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New York: Lawmakers Approve Medical Marijuana Compromise Measure

Thursday, 26 June 2014

New York: Lawmakers Approve Medical Marijuana Compromise Measure

Albany, NY: State lawmakers and Democrat Gov. Andrew Cuomo agreed late last week to compromise legislation that seeks to provide qualified patients with access to limited preparations of cannabis. The last-minute changes to the bill were demanded by the Governor, who is expected to sign the revised measure into law imminently.

Under the proposed plan, state regulators intend to license five producers of cannabis-based preparations and up to 20 dispensing centers.

In order to be eligible to participate in the state's program, patients will need to possess a physician's recommendation and be diagnosed with one of the following qualifying conditions: cancer, HIV/AIDS, Lou Gehrig's disease, Parkinson's, multiple sclerosis, Huntington's, epilepsy, inflammatory bowel disease, neuropathies and "damage to the nervous tissue of the spinal cord with objective neurological indication on intractable spasticity." (A decision whether or not to approve other potential qualifying conditions, including Alzheimer's, muscular dystrophy, dystonia, PTSD, and rheumatoid arthritis, must be made by the state health commissioner prior to the program's implementation.) Physicians will be mandated to receive special educational training before they are permitted to legally recommend cannabis therapy to their patients.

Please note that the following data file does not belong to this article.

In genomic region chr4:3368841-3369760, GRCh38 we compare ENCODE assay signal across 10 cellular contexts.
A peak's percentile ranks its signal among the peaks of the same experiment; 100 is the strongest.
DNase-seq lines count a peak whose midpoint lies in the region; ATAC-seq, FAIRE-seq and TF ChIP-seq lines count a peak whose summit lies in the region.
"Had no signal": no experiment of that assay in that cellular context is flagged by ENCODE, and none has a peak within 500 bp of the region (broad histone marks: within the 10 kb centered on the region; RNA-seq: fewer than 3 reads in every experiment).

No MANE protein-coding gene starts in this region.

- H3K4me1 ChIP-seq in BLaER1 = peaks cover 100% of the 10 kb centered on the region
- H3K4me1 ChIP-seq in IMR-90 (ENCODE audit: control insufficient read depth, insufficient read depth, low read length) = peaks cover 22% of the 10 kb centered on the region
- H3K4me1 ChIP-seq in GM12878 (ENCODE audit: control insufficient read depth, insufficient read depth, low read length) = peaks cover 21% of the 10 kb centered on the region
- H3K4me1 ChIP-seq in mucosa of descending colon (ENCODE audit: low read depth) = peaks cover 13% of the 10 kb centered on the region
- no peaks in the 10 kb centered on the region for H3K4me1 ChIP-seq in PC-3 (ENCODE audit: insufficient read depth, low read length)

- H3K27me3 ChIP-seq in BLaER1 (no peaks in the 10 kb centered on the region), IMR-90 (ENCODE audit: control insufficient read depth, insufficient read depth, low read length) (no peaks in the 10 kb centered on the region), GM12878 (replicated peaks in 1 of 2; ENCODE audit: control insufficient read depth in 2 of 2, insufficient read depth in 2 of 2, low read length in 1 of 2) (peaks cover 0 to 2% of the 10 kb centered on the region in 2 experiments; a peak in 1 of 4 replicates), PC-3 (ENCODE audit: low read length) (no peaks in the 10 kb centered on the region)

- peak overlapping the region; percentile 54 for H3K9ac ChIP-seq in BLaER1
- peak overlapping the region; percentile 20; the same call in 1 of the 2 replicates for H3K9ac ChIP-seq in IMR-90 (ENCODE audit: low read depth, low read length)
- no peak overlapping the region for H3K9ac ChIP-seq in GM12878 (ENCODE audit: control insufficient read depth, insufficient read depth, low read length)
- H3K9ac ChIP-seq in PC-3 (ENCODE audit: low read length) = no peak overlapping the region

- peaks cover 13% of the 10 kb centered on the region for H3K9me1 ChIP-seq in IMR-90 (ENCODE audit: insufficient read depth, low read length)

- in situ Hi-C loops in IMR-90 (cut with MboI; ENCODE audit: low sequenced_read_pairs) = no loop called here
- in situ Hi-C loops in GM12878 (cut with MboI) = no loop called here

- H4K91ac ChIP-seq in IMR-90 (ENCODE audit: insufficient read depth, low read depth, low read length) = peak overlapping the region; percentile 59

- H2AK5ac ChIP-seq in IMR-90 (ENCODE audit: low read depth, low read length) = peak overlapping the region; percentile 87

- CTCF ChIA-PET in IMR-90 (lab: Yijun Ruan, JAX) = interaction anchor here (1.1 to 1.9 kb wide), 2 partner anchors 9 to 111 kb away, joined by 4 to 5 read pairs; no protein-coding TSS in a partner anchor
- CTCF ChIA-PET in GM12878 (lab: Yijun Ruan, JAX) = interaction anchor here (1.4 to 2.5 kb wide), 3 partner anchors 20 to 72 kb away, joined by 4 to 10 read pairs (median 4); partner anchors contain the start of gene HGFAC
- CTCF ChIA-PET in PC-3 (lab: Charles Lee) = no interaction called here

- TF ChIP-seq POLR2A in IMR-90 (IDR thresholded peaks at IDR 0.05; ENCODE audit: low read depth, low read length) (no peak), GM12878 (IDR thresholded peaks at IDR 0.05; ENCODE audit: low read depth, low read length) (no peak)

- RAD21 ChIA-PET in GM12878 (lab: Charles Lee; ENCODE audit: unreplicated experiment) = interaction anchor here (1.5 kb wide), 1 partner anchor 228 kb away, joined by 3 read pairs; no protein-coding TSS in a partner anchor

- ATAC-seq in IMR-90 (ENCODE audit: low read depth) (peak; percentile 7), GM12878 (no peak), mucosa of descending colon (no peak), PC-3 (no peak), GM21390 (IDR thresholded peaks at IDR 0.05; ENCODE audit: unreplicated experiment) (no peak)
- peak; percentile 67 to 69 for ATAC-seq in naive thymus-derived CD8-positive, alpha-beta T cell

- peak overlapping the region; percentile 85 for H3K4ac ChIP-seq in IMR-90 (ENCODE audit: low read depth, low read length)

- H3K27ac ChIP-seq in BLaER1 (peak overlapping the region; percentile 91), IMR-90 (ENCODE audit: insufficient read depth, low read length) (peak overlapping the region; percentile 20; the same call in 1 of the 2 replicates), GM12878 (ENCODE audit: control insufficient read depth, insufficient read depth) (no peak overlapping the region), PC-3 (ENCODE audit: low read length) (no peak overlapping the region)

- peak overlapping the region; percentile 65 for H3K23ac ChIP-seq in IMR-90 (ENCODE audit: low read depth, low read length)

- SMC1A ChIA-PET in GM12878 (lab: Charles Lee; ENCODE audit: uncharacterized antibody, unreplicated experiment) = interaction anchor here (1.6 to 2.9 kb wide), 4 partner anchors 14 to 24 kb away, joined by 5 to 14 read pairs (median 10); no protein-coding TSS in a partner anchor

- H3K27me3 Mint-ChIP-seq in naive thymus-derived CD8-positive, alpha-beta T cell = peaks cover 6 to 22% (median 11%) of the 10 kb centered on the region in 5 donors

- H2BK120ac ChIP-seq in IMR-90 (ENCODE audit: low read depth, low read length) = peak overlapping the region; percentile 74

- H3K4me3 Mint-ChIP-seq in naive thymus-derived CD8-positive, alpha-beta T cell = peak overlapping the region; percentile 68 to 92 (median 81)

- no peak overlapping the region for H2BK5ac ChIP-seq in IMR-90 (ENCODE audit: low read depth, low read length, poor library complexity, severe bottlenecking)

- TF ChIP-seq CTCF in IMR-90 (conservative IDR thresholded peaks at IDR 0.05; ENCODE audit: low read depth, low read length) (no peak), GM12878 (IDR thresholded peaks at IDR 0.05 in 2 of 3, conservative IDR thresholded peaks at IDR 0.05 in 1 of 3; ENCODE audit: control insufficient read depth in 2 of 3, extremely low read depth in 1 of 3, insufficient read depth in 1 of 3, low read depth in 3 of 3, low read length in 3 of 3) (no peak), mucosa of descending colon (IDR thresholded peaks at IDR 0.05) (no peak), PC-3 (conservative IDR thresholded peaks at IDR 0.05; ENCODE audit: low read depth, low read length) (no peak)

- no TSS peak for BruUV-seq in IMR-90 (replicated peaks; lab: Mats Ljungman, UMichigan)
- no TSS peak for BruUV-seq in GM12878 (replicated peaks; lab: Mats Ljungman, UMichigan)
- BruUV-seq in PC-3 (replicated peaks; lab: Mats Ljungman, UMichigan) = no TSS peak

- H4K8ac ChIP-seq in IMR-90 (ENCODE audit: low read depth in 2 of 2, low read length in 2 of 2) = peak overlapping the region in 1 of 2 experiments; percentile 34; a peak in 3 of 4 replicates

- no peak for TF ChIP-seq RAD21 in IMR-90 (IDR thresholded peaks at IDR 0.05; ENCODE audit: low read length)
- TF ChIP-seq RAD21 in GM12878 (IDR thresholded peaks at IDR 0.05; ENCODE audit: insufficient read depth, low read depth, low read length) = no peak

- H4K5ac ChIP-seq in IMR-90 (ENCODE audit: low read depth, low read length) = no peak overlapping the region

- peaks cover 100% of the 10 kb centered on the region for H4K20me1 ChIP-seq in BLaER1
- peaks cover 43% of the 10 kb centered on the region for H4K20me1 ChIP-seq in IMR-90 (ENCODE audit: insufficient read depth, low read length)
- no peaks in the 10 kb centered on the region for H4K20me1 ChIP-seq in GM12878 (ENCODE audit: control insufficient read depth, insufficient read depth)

However, unlike almost all other state medical cannabis programs, the New York plan does not permit qualified patients to possess or obtain whole-plant cannabis. Instead, the forthcoming program mandates that state-licensed distribution centers provide oils, pills, and/or extracts prepared from the plant. These products will be subject to a 7 percent state-imposed excise tax. The Department of Health is in charge of determining limits in regard to the quantity of cannabis products that a qualified patient may possess at one time.

The measure mandates the program to be implemented in 18 months, though it also contains a sunset provision -- meaning that lawmakers would have to reapprove the program in seven years. Moreover, provisions in the legislation allow for the Governor, upon recommendation by the state police superintendent or the state health commissioner, to suspend the program at any time.

For more information, please contact Allen St. Pierre, NORML Executive Director, or Erik Altieri, NORML Communications Director, at (202) 483-5500.